By Jason Marsh
If you won $19 million, would you share it with your co-workers?
That's the question seven lucky New York state employees arereportedly contemplating after claiming the huge Mega Millions lottery jackpot Thursday. For years, the so-called "Albany Seven" have pooled their money to buy lottery tickets together.
Now that their numbers have come up, they are in a position to share their winnings with five colleagues who had been part of the pool in the past but didn't pitch in this time around.
The idea of sharing a multimillion dollar windfall such as this might seem ludicrous. It surely goes against some longstanding notions we have about human behavior, namely that it's guided by self-interest.
But a recent wave of scientific research suggests it's not such a crazy idea after all. In fact, giving away a portion of their winnings might be a surer route to happiness for the Albany Seven than keeping it all for themselves.
Many psychological studies have found that after our basic needs are met, more money does not necessarily bring us more happiness; it might even impair our ability to enjoy positive experiences in life. What's more, research has shown that lottery winners are no happier than the rest of us, and they get less pleasure from everyday activities.
On the flip side, though, there's a growing body of evidence that people feel a genuine boost of pleasure and happiness when they give to others. Altruism activates the same regions of the brain that light up when we have sex, eat chocolate or indulge in other pleasures, according to scientists at the National Institutes of Health. Some research even suggests we feel more happiness when we spend on others than when we spend on ourselves.
Even if they're not aware of these findings, there could be other factors that cause the Albany Seven to share their winnings with their less lucky colleagues.
For one thing, people are significantly more likely to show altruism toward members of their own "group" or "team," perhaps because we identify with members of our own group more than others, and there's a greater chance we'll count on them to return the favor down the line. Co-workers are a good example of such a team, especially in this case, where co-workers pooled their money on the same lottery "team" for years.
Generosity also stems from our deeply rooted sense of fairness. Though we often lament humans' selfishness, a great deal of research shows that we're often willing to share a prize with others, especially when there's reason to believe they deserve at least part of that prize.
This is true even among young children. In a recent study out of Harvard, pairs of 3-year-old kids had to work together to obtain a prize, but only one of the two kids on each team actually got his or her hands on it. Still, that prize winner was overwhelmingly likely to share the prize with the partner, even though he or she didn't have to do so.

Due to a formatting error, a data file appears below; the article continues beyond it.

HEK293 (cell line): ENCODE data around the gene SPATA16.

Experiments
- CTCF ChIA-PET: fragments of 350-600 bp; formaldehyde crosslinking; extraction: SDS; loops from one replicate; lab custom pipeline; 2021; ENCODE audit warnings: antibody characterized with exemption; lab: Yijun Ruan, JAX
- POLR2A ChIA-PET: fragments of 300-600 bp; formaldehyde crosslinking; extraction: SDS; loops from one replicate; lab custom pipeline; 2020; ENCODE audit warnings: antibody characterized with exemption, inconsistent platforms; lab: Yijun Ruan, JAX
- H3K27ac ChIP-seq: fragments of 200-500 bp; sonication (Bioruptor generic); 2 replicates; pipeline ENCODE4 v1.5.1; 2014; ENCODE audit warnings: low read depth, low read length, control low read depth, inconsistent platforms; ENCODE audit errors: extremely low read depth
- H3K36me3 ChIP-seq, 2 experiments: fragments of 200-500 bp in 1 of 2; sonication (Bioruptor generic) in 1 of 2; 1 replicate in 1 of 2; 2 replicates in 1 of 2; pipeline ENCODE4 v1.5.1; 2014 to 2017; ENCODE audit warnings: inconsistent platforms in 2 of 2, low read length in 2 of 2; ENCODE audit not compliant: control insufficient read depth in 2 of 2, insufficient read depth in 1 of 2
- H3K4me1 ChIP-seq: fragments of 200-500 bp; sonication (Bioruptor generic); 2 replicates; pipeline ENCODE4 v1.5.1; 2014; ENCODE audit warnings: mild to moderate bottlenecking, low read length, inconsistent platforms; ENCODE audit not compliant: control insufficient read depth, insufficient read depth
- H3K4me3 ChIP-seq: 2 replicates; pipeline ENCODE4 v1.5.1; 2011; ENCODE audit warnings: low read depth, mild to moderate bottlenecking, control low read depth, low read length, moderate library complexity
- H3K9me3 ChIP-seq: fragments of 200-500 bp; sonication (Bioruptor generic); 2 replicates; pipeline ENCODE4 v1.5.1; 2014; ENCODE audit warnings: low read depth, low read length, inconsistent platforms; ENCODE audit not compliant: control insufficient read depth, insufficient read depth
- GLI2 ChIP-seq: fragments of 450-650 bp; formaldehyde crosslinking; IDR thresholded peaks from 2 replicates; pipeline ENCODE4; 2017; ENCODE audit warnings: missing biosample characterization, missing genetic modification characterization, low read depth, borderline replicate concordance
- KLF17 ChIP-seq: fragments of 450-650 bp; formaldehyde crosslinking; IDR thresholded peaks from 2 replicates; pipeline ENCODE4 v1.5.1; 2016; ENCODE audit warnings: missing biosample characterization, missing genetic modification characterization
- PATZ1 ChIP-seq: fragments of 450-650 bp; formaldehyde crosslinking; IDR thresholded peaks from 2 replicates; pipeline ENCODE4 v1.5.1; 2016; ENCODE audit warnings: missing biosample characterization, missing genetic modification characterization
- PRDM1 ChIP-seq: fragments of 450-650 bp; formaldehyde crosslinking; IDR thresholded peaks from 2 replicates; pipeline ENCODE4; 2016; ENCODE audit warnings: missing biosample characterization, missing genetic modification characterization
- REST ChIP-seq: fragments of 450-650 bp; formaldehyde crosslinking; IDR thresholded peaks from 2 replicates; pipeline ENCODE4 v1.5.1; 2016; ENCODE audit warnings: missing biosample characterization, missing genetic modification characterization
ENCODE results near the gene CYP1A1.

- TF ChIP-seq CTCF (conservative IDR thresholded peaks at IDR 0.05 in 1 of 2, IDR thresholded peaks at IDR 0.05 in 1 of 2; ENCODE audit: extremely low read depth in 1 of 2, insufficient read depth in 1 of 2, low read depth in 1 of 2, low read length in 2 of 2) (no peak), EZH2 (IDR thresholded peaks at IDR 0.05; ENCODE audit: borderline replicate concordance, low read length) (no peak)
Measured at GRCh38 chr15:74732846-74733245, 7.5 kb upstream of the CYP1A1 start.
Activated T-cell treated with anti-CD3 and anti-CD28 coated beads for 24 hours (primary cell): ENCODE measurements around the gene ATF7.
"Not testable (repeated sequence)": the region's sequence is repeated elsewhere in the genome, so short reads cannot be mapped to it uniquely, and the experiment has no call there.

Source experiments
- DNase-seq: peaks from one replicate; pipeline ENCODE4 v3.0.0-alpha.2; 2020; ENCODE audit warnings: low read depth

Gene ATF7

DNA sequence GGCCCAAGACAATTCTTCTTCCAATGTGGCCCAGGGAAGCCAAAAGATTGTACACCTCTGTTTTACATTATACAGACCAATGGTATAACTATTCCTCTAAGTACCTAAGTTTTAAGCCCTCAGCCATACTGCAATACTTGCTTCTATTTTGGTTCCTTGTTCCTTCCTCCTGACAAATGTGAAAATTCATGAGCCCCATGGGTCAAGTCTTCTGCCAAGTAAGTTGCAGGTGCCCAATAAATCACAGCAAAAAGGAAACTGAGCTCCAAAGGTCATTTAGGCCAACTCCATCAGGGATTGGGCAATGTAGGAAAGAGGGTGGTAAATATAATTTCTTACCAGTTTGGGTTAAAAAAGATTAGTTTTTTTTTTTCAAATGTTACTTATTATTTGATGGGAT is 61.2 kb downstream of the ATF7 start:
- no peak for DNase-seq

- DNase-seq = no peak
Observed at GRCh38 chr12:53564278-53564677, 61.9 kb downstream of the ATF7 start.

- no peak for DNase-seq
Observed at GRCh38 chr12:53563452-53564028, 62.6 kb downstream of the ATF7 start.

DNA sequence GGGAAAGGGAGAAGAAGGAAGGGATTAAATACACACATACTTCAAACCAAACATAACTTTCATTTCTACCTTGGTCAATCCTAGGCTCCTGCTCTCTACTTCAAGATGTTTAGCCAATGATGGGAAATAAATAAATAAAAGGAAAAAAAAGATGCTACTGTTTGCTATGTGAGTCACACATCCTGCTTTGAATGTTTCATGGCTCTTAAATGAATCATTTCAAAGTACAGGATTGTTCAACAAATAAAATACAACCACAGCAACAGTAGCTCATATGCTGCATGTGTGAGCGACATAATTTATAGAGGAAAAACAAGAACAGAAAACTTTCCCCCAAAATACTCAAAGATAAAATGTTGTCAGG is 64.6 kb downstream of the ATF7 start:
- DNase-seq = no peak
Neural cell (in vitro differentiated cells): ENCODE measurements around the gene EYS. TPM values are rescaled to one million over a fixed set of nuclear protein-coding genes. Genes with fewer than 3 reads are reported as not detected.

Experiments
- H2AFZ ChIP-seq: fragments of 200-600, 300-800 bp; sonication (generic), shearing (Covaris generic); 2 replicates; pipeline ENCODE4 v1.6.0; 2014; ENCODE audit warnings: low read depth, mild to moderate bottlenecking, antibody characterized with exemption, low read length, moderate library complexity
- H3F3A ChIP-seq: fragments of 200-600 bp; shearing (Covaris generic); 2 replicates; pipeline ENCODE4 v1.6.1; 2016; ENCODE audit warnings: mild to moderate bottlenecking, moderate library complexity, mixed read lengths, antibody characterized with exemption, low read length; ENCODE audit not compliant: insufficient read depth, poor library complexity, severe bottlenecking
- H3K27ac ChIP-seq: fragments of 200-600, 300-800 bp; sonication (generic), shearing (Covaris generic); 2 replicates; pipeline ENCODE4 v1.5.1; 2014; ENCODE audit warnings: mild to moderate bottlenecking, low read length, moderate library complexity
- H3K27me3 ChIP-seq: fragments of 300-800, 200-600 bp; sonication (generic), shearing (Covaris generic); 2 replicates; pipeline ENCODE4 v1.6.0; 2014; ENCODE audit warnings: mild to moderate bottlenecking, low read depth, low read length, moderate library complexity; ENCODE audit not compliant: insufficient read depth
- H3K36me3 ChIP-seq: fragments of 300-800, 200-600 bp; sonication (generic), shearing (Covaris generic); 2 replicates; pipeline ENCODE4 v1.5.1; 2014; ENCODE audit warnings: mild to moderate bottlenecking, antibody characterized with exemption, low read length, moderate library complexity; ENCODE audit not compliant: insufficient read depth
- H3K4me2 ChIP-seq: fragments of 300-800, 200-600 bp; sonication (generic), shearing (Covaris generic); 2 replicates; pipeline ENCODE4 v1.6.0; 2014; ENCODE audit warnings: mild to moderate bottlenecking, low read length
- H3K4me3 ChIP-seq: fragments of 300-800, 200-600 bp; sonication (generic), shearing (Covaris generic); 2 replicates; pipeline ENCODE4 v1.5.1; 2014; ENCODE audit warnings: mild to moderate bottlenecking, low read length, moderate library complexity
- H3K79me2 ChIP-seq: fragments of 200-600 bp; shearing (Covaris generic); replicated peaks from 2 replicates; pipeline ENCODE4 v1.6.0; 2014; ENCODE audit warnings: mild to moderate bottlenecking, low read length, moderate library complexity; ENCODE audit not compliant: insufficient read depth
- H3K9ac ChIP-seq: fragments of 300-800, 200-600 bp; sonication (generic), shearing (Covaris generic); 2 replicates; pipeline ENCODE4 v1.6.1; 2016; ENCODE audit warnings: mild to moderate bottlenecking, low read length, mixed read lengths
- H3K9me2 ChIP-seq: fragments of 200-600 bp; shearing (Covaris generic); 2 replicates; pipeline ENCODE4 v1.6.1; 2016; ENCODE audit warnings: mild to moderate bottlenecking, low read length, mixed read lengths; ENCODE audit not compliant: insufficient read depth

These kids seemed guided by a strong, perhaps innate, drive toward fairness and cooperation. Deep down, they knew they should share their spoils — and the Albany Seven might be influenced by the same magnanimous impulses.
But this doesn't mean that they will be. There are definitely some psychological forces working in the opposite direction. For example, in general, research shows that people (incorrectly) assume more money — and more spending on themselves — will make them happier. And research also shows that when we receive an unexpected gift, we often rationalize our good fortune by telling ourselves that we somehow deserve it.
But studies also suggest this way of thinking is a quick ticket to unhappiness. Instead, they show that people are significantly happier when they practice gratitude — when they recognize and appreciate that the gifts they receive in life come from outside themselves, whether through the help of other people, a higher power or plain dumb luck.
Albany Seven, take note: Grateful people are happier, enjoy better health and have stronger relationships.
And what better way to appreciate a gift than to pay it forward?
Jason Marsh is the editor-in-chief of Greater Good, the online magazine published by the Greater Good Science Center at the University of California, Berkeley. He's also a co-editor of the books "The Compassionate Instinct: The Science of Human Goodness" and "Are We Born Racist? New Insights from Neuroscience and Positive Psychology."